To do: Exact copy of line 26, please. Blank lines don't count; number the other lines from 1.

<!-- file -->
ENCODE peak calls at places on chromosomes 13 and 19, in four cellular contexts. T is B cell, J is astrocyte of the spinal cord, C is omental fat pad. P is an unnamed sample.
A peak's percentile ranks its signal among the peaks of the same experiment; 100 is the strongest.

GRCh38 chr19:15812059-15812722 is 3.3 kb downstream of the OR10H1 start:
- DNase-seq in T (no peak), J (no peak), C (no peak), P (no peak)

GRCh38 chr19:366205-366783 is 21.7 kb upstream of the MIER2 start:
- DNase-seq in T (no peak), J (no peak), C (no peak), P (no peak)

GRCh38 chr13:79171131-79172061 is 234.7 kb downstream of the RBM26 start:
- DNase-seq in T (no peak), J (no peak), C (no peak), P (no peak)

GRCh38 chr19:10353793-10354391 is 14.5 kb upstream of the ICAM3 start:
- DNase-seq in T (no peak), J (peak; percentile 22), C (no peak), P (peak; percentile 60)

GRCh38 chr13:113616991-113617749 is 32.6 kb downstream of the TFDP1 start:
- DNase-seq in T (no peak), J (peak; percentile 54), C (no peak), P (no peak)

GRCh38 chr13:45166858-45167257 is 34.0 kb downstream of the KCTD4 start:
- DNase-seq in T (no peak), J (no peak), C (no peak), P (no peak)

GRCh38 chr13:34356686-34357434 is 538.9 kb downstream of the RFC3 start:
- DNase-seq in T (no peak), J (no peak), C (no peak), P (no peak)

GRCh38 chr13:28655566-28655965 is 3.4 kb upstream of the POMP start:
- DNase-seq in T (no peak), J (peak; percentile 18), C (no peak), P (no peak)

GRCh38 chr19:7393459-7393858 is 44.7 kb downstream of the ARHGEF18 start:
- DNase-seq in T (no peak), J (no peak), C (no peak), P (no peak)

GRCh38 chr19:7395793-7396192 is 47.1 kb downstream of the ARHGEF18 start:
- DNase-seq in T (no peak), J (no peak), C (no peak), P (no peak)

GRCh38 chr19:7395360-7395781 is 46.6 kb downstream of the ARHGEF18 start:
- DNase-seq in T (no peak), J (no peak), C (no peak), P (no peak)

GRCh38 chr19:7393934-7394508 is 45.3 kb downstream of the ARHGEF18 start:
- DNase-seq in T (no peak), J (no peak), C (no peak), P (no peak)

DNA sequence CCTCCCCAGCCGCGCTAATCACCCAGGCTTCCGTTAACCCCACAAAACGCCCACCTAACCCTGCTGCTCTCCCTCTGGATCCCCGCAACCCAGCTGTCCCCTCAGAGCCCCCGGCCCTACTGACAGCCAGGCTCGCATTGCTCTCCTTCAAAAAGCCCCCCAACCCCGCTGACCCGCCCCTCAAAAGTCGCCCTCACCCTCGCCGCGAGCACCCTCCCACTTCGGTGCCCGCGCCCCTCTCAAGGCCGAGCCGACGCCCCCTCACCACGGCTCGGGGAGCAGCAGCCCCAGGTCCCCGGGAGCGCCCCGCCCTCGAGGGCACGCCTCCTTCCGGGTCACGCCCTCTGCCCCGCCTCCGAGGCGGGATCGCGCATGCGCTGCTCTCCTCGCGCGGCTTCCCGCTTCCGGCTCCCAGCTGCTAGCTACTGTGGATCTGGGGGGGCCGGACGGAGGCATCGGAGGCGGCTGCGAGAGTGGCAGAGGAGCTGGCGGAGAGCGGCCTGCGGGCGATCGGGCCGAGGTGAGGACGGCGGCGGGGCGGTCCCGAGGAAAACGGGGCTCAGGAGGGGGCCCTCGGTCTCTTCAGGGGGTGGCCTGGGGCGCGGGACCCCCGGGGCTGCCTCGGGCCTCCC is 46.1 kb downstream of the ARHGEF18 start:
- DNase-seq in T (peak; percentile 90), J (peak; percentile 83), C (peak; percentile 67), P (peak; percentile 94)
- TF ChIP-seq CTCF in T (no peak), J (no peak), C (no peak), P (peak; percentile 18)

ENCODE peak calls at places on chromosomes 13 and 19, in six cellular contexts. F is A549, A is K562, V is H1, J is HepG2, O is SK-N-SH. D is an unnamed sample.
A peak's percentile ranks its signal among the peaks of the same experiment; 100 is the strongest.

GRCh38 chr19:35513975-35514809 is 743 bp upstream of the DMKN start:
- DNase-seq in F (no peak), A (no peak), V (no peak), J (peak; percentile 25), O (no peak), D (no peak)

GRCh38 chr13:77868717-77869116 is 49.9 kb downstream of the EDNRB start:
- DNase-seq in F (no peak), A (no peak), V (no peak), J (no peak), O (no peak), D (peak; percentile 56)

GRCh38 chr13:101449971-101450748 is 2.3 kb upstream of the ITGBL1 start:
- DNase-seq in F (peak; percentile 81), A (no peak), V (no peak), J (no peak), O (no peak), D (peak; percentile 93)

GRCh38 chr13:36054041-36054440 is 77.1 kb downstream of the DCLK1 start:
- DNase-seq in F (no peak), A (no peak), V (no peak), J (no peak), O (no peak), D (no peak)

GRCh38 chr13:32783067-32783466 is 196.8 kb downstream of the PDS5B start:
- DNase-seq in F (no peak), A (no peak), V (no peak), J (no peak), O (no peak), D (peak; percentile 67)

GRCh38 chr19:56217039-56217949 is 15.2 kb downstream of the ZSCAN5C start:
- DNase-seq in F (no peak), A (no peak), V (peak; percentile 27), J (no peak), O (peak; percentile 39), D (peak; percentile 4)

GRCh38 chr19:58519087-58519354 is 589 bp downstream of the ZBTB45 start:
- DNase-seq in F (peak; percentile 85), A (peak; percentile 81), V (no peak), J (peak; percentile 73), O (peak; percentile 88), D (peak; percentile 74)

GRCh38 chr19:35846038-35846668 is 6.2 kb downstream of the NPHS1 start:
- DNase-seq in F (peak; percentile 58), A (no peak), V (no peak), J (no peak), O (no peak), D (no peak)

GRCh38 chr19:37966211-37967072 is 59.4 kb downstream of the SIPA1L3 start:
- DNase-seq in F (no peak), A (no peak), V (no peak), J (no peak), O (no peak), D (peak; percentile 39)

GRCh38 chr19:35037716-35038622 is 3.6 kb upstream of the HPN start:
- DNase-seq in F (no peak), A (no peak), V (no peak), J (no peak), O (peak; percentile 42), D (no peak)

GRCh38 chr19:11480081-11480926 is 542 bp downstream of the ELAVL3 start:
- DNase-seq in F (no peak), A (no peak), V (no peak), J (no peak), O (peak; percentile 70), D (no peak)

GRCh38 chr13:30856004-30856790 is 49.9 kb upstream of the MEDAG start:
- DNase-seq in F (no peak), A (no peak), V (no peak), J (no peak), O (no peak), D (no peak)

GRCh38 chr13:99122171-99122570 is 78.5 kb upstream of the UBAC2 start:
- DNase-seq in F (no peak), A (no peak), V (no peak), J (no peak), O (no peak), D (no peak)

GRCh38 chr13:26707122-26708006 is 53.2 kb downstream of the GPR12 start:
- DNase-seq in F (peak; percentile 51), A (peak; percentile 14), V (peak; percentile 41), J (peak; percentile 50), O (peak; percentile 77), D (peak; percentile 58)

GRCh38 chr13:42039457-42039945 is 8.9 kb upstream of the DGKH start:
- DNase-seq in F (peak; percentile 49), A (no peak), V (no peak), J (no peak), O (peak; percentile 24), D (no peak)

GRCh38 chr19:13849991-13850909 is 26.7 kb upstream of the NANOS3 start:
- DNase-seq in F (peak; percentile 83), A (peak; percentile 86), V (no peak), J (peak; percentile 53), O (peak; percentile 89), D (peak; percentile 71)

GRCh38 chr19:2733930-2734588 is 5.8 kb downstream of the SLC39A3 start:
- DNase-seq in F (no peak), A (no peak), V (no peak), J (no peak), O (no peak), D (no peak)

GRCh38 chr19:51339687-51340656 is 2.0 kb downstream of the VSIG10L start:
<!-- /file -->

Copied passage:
- DNase-seq in T (no peak), J (no peak), C (no peak), P (no peak)